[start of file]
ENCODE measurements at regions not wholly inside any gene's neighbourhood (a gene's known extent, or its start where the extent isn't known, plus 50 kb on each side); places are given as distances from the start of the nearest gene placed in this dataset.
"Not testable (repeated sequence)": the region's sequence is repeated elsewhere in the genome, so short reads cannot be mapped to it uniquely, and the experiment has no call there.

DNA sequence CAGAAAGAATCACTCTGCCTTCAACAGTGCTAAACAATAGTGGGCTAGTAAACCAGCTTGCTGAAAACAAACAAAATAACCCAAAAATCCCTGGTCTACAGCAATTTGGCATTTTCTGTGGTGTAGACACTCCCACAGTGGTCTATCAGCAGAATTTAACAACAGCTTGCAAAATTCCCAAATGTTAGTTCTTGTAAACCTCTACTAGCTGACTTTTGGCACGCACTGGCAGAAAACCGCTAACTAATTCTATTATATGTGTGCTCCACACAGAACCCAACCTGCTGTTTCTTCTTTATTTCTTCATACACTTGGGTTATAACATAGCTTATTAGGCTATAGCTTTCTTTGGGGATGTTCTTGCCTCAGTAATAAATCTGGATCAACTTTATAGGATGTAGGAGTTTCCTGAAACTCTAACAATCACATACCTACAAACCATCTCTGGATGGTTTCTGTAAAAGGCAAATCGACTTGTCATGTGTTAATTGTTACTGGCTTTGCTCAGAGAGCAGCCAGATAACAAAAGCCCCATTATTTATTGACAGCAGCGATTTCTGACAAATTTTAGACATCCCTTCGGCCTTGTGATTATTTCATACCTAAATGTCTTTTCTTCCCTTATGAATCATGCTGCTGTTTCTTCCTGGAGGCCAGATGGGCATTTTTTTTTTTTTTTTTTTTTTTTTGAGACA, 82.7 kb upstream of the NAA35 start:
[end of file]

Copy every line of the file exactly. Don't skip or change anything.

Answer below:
ENCODE measurements at regions not wholly inside any gene's neighbourhood (a gene's known extent, or its start where the extent isn't known, plus 50 kb on each side); places are given as distances from the start of the nearest gene placed in this dataset.
"Not testable (repeated sequence)": the region's sequence is repeated elsewhere in the genome, so short reads cannot be mapped to it uniquely, and the experiment has no call there.

DNA sequence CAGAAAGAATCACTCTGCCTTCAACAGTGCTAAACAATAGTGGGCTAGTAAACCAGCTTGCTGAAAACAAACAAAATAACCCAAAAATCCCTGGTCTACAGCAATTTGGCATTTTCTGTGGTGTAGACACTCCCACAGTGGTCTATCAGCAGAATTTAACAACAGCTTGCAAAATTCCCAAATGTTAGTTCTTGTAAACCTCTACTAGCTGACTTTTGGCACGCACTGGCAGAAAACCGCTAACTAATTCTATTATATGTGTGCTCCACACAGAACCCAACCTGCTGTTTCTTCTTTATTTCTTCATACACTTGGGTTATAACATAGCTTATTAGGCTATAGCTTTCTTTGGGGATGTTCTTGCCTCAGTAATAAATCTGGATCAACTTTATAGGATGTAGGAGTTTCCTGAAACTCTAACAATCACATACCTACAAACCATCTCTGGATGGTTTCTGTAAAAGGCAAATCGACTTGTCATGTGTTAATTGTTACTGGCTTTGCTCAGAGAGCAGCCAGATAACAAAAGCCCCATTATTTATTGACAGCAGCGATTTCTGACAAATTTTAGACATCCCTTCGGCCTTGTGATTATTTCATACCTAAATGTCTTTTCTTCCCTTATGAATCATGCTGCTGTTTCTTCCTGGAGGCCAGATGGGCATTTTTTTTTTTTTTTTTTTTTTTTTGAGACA, 82.7 kb upstream of the NAA35 start: